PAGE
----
Classical: A skill to dazzle

BRENTANO STRING QUARTET WIGMORE HALL LONDON
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The Independent Culture
THE BRENTANO String Quartet will be Quartet-in-Residence at the Wigmore Hall next year. From the coming autumn they will also be in residence at Princeton University after similar appointments at the Lincoln Center and New York University. Their appearance at the Wigmore last weekend certainly confirmed the strong impression they made with their first concert there two years ago. If you didn't know they were American you might have guessed it, from their technical brilliance and strong attack. Yet on Saturday they chose to begin with four of Purcell's Fantasias, not exactly music to dazzle, but very welcome outside its usual Early Music context. And they played beautifully, with no vibrato but a lot of dynamic flux. All four members - two men, two women - swayed about a good deal, making these pieces as keen and vivid as could be, yet without imposing any anachronistic romanticism. Each played like a soloist, yet within an impeccable and well-balanced ensemble.

Beethoven is as tough a test of a quartet's strengths and weaknesses as any composer. The right spirit is often conveyed with excruciating tuning, wailing vibrato and rough edges. In the E minor Razumovsky, Op 59 No 2, the Brentano passed the intonation test with flying colours, and if the first violinist's tone was slightly edgy, anyone who remembered the old Hungarian Quartet, virtually unsurpassed in this music, would have recognised a good precedent. The Brentano's fortissimi were positively orchestral, their pianissimi spectacularly distant and secretive. The Allegretto third movement dizzied by with controlled clan.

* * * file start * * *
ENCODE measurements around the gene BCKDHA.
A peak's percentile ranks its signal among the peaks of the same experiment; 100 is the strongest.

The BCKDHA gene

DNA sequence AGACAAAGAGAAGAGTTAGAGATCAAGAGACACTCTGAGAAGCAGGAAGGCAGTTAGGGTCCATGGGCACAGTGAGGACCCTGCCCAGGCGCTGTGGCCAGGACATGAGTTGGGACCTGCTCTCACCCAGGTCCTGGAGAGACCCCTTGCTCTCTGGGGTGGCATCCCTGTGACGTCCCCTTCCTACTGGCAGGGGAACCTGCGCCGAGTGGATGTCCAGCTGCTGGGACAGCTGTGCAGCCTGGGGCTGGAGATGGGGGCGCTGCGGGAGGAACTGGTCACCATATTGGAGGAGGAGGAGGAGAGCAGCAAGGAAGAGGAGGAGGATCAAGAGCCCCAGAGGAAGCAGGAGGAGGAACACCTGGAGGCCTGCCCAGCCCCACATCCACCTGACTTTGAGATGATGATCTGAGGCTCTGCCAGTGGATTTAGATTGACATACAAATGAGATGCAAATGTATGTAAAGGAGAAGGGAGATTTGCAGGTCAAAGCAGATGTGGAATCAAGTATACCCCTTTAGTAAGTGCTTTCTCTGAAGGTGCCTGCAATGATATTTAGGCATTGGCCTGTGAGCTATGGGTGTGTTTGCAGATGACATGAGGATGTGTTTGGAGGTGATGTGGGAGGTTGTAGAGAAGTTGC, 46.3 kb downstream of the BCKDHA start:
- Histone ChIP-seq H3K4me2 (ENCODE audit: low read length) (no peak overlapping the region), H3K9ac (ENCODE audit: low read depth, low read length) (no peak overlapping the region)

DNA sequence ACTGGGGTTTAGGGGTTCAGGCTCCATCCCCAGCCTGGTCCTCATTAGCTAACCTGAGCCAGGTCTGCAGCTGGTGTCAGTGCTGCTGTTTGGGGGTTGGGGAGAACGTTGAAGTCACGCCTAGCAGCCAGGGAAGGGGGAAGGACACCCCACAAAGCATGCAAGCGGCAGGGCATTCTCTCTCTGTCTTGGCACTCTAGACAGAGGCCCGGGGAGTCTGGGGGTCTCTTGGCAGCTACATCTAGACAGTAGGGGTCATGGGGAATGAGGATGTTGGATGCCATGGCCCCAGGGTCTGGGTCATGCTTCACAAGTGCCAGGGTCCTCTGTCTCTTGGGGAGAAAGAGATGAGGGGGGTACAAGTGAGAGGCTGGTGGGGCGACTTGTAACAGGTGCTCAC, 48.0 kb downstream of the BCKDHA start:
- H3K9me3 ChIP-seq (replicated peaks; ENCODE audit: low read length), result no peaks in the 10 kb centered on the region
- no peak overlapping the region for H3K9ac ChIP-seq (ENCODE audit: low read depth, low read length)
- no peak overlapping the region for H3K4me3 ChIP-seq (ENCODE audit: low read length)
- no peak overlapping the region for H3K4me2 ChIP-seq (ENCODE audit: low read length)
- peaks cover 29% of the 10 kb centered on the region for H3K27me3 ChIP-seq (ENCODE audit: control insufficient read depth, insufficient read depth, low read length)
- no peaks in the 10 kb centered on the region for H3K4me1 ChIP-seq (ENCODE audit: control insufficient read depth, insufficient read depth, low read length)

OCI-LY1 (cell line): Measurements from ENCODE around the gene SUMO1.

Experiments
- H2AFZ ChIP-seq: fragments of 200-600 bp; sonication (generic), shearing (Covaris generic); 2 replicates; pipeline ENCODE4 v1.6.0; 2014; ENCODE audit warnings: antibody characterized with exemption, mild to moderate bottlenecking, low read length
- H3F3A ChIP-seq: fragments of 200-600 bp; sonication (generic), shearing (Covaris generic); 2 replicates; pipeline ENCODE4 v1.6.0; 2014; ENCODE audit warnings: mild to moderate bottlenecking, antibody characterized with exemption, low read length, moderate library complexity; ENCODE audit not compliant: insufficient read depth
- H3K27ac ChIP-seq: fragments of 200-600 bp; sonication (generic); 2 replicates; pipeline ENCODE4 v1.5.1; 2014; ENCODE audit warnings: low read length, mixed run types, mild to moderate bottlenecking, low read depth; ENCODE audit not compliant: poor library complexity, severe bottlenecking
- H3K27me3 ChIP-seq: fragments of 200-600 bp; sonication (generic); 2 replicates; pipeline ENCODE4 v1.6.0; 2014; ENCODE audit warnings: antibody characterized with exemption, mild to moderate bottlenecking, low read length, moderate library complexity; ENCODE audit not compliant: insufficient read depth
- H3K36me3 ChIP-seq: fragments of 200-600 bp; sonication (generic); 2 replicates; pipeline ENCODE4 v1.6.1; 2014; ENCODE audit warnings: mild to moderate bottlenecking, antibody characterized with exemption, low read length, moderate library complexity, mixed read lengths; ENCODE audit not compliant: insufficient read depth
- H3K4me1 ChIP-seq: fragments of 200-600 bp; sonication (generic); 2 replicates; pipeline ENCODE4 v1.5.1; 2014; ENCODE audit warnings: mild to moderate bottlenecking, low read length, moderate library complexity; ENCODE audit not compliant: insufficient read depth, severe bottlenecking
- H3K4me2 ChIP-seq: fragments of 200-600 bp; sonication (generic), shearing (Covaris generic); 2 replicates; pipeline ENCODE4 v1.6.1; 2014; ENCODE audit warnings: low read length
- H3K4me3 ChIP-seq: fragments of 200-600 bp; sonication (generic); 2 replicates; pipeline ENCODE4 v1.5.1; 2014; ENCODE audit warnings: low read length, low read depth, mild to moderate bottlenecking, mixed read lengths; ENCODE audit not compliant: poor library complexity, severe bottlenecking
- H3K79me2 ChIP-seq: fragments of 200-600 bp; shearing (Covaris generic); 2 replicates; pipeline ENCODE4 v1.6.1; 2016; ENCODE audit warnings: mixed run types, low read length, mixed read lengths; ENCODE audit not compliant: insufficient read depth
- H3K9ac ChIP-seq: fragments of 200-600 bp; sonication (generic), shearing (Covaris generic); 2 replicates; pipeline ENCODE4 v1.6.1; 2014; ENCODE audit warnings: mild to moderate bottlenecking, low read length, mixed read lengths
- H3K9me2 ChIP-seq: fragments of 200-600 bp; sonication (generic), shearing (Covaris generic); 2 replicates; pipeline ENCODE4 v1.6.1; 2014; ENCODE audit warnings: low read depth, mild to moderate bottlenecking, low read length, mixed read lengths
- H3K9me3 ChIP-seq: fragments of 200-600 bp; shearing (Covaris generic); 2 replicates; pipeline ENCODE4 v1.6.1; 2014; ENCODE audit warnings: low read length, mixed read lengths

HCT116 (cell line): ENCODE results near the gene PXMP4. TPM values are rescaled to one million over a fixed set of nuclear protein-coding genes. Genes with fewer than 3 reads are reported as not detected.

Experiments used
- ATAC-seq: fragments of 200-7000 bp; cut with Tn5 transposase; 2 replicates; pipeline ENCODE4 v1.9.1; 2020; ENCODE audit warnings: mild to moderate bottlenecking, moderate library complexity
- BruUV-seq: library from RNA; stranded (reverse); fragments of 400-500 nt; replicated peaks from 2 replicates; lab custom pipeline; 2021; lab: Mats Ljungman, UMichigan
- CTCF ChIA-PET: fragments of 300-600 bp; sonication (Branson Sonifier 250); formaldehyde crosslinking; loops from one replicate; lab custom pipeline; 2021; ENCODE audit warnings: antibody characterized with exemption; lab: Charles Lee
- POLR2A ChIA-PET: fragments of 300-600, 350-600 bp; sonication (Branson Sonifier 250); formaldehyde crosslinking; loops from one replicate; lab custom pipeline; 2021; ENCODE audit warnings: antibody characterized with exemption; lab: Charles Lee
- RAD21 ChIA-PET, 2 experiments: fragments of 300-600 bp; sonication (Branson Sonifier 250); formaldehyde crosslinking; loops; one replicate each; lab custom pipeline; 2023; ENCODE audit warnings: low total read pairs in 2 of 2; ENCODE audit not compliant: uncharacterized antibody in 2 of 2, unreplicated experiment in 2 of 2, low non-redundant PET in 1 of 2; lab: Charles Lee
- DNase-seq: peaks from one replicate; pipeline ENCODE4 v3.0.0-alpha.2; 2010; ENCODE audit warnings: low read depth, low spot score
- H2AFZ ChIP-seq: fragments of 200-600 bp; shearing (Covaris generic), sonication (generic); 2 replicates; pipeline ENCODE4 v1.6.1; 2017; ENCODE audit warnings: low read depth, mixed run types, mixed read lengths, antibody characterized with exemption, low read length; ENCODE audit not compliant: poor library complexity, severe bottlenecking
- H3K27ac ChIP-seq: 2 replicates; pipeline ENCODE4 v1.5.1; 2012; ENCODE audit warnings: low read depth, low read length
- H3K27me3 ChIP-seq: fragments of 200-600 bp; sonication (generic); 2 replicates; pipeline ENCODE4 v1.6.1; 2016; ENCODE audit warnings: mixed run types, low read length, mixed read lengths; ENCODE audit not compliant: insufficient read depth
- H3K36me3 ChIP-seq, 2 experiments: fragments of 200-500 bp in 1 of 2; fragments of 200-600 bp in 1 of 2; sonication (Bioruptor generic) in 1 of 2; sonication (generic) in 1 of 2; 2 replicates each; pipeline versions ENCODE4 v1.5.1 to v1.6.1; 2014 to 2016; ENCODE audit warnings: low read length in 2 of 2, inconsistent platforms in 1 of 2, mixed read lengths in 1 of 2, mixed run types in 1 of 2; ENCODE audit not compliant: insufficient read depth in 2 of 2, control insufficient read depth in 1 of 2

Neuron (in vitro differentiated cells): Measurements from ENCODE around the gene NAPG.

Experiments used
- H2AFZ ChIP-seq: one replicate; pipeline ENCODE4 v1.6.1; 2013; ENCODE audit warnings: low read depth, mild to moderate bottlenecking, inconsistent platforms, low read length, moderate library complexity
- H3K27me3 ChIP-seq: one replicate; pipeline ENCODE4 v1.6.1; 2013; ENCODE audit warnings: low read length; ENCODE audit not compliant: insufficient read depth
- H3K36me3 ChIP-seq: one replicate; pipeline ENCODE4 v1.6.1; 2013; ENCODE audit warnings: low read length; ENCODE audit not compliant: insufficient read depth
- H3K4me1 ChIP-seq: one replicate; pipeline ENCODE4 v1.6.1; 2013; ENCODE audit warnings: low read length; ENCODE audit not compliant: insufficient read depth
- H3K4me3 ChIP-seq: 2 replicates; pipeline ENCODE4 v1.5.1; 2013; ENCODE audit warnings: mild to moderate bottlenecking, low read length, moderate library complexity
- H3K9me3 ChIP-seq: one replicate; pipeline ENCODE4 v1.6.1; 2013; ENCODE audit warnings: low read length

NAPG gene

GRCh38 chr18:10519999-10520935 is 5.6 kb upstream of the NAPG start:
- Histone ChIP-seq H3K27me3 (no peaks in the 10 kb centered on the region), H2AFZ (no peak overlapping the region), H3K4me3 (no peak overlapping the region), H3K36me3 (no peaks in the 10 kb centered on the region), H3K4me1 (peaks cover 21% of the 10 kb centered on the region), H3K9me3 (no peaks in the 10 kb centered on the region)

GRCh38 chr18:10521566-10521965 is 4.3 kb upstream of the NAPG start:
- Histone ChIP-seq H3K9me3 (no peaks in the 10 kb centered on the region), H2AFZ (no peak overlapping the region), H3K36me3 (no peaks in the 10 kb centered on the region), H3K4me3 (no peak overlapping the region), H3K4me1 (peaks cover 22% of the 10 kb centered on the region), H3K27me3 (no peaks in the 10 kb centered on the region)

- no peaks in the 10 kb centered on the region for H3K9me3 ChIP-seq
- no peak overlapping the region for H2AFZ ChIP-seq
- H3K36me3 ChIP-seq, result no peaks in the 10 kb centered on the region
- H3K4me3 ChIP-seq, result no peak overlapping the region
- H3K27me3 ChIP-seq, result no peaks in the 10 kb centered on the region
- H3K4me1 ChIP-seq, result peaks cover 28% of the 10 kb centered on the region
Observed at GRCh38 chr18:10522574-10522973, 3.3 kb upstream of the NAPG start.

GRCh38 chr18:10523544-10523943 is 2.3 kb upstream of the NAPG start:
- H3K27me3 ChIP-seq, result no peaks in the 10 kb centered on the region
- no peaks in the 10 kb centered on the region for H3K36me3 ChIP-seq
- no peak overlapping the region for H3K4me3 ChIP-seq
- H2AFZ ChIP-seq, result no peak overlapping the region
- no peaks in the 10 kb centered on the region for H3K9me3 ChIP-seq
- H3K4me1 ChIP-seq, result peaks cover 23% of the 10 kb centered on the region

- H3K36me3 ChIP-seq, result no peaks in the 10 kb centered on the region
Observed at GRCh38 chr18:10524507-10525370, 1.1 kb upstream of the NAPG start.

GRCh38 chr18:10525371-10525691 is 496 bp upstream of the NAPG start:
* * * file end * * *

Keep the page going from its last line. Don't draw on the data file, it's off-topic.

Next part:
To choose the Third Quartet of Nicholas Maw as the centre-piece of the evening was neat thinking: here was an American quartet about-to-be resident in London playing a fairly recent work (Maw wrote the quartet in 1994) by an Englishman living in the United States. It's an interesting, very solidly written piece in five distinct movements which lead into each other without breaks. The first is lyrical - recognisably English in its swaying melodic lines woven gracefully together, though the music has forceful moments too. The second movement is declamatory and punchy, featuring solo cadenzas with lots of double notes while the other players freeze. Then comes a fugitive scherzo, nocturnal and ghostly, with all the instruments muted. A sort of stamping dance follows - inevitably, it recalls Bartok - and the final movement is a passacaglia, threaded on a most unusual "ground" constructed mostly in pairs of notes separated by rests, which give it an elusive and haunting character, this travels, transposed, round all the instruments, and although the surrounding counterpoint is not particularly attractive, the skill of the thing is impressive. So was the performance.

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